For the last three months on Twitter I’ve been counting down to the release of The Only Ones by listing 99 novels, movies, songs, people, places and miscellany that have inspired the book. It has been a way to honor influences and start conversations, but mostly it has been a way for me to figure out where all of this came from. These aren’t necessarily my favorite works of art (some are), but they’re the ones that gave the story its shape. So, without further ado:
If you have friends, as I assume some of you do, then you know that nothing beats playing existential head games with them. Here’s an example. For the last five or six years, I’ve been telling one pal of mine that his job, his friends, his family – his entire life! – is one big ruse, set up from the moment he was born for a singular purpose. To pants him. None of us really like him and none of us are really the people we say we are. We’re all just actors employed to orchestrate the finest, most embarrassing pantsing in history, one that will leave him so full of shame that he will likely lose the confidence to even speak to another human again.
He, of course, can’t know when this pantsing will happen. Could be next week. Could be fifty years, perhaps at a family reunion, where dozens of grandkids will point and jeer and revel in his waist-down nakedness. That’s the beauty of it. The anticipation, the butter-thick air of tension that will envelop his entire life. I assure him that I’m his only true friend because I’ve revealed this truth to him. And he laughs as if I were joking, though I know I’ve hit a nerve. Because deep down he must wonder. Especially if he’s reading this now…and tightening his belt…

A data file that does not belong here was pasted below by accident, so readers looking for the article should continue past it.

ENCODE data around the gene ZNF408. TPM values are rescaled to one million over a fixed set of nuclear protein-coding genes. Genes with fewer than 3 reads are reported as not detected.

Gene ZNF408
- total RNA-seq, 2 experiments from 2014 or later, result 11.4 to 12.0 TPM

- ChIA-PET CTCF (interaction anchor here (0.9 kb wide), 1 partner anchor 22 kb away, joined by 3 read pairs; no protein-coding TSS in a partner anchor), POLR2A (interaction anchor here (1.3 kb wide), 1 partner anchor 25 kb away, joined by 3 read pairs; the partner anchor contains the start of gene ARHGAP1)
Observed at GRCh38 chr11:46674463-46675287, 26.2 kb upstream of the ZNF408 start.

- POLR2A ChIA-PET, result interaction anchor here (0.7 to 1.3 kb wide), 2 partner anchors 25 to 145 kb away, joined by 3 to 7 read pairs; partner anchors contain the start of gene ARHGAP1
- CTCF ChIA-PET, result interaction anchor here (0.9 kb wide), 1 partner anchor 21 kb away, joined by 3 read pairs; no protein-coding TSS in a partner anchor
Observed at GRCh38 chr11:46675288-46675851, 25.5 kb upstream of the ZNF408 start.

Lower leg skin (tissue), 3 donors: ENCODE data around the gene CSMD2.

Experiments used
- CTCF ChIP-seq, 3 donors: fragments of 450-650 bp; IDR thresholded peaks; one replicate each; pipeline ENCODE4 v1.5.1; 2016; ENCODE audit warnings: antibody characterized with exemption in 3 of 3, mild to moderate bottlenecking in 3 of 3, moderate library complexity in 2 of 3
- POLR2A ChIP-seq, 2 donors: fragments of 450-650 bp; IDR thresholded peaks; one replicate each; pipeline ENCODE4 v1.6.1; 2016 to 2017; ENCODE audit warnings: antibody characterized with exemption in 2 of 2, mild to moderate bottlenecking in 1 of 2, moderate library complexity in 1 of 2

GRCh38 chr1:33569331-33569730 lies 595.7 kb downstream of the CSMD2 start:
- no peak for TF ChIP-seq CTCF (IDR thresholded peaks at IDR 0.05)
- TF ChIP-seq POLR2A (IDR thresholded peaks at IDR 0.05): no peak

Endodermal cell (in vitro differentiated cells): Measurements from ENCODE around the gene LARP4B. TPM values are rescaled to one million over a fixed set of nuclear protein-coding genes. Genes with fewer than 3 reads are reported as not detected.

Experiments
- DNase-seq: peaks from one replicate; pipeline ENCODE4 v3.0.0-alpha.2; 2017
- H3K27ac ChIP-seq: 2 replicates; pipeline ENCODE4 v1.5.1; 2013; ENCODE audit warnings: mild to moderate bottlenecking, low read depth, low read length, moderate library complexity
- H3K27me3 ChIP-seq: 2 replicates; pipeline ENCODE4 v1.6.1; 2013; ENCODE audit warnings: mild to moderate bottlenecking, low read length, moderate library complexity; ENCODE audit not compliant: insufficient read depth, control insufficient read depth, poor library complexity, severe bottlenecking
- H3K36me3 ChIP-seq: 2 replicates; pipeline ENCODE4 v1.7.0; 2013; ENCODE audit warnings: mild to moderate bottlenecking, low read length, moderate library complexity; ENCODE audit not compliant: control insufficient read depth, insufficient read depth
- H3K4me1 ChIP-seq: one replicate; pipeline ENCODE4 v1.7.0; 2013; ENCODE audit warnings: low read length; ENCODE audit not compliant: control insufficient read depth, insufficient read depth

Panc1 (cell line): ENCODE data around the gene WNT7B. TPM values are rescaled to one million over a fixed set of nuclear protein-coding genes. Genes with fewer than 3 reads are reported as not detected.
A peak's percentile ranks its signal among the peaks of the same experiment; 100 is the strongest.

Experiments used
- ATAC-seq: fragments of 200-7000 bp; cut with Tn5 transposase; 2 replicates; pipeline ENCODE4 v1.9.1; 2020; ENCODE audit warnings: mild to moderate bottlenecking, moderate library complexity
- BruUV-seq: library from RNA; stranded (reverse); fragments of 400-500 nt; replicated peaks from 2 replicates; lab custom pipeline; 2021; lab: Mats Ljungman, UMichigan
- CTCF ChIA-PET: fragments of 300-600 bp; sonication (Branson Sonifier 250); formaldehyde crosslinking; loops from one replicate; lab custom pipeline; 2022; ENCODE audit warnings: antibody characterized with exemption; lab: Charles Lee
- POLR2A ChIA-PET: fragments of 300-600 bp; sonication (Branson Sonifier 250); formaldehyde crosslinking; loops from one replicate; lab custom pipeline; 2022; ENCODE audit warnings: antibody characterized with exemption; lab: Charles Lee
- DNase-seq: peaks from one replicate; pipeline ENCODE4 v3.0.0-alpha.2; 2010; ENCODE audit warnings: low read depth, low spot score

I know, I know. Sounds very Truman Show. Or The Game. But, if this premise were to hit the big screen (my email address is below, Scott Rudin), I think it would have more legs than those tired old hack jobs. Just imagine the trailer:
INT. CLASSROOM – DAY
Fade in on a math class full of grade schoolers. A TEACHER writes an unfinished equation on the blackboard. YOUNG JACK raises his hand.
Jack. Come on up and show us.
Jack stands from his desk. As he makes his way to the blackboard, a GIRL in the back row pantomimes a downward yanking motion with her hands. The teacher shakes her head subtly and mouths a silent “Not Yet.”
BOOMING VOICE: Prepare to be shocked.
EXT. FOOTBALL FIELD – NIGHT
A roaring crowd. TEENAGE JACK barrels down the middle of the field, football tucked under his arm. When he reaches the end-zone, he spikes it, and does a wobbly kneed touchdown dance. As teammates swarm him, the QUARTERBACK gives him a hug, but then inches his hands down close to Jack’s pants. Before anything can happen, the RUNNING BACK pulls the quarterback to the side.